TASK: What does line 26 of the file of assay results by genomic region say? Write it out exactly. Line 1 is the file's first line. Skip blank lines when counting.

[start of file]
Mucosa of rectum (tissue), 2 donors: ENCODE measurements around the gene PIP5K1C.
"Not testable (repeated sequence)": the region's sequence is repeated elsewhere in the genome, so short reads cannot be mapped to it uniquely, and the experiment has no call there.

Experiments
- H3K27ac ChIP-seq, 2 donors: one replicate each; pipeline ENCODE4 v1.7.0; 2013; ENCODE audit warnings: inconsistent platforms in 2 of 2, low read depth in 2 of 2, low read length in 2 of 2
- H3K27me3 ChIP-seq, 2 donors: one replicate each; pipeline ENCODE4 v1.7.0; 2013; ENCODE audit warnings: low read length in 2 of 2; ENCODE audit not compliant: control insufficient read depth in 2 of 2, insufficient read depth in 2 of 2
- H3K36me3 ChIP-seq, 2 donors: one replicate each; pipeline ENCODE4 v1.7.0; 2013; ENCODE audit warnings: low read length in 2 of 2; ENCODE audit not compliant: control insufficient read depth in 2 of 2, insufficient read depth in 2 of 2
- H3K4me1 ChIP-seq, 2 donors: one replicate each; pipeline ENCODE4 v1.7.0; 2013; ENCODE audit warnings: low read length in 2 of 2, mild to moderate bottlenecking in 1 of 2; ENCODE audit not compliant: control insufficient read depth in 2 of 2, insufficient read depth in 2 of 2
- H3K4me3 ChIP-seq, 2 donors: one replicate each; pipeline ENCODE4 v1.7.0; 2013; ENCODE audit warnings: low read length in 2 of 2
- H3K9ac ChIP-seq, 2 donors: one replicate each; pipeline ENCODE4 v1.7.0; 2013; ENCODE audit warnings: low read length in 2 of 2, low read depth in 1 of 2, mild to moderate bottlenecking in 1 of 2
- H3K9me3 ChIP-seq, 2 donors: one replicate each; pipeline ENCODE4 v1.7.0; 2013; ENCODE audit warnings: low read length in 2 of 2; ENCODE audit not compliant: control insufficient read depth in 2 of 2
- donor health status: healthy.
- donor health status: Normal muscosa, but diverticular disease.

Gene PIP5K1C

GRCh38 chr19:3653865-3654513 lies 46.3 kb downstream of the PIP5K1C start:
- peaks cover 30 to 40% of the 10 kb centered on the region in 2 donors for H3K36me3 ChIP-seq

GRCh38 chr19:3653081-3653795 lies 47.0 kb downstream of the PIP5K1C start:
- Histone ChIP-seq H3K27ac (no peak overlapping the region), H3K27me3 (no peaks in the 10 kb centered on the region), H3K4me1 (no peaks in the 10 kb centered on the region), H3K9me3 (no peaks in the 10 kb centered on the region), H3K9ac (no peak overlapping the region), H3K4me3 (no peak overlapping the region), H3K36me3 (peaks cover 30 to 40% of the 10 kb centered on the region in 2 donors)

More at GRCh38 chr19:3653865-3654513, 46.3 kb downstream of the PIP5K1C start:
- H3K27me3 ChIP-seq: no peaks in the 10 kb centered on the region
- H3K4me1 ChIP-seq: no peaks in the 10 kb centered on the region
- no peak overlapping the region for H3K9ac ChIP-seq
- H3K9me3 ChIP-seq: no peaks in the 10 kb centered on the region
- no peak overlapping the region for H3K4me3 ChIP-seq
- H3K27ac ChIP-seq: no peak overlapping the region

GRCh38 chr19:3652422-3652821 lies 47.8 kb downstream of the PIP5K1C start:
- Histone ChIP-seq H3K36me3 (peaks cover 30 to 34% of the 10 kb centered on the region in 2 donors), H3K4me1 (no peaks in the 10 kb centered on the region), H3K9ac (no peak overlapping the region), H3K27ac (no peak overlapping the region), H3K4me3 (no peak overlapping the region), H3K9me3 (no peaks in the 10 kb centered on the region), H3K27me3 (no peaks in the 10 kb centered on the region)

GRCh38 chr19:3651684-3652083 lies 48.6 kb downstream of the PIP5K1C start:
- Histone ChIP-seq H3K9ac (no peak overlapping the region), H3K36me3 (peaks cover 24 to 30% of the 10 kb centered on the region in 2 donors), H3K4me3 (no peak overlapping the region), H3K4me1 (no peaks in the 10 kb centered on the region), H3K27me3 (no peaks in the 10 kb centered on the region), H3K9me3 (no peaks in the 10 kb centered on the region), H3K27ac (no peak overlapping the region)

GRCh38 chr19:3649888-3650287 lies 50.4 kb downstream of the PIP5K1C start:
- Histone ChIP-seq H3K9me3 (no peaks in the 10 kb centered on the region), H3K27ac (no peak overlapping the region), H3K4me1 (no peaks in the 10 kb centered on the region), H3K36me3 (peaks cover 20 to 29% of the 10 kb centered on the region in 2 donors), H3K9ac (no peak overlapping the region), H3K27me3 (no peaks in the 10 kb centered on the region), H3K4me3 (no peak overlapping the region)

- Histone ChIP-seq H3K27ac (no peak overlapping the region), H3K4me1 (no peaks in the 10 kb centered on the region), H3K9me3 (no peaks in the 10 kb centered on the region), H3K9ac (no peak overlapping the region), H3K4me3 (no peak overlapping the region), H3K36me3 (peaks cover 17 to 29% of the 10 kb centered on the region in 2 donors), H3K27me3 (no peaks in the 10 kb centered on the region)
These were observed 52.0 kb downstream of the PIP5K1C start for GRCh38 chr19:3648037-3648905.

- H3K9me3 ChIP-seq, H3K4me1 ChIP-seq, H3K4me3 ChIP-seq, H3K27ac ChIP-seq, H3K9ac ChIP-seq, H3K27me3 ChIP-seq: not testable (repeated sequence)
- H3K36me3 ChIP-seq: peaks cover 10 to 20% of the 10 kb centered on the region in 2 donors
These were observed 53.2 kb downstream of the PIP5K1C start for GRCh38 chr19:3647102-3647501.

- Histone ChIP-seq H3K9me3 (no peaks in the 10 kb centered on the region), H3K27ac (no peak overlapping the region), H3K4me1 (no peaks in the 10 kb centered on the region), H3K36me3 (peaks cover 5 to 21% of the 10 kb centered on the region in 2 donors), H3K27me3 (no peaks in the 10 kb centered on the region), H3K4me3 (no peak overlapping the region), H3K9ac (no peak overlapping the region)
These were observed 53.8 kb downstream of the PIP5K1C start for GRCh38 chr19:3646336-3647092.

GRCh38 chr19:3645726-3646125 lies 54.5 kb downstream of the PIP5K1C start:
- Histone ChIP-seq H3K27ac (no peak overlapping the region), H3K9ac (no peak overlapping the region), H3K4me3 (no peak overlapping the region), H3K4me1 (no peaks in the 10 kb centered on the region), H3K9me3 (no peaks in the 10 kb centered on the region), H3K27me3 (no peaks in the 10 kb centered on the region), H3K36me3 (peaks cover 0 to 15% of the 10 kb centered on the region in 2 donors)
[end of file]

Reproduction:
- Histone ChIP-seq H3K36me3 (peaks cover 30 to 34% of the 10 kb centered on the region in 2 donors), H3K4me1 (no peaks in the 10 kb centered on the region), H3K9ac (no peak overlapping the region), H3K27ac (no peak overlapping the region), H3K4me3 (no peak overlapping the region), H3K9me3 (no peaks in the 10 kb centered on the region), H3K27me3 (no peaks in the 10 kb centered on the region)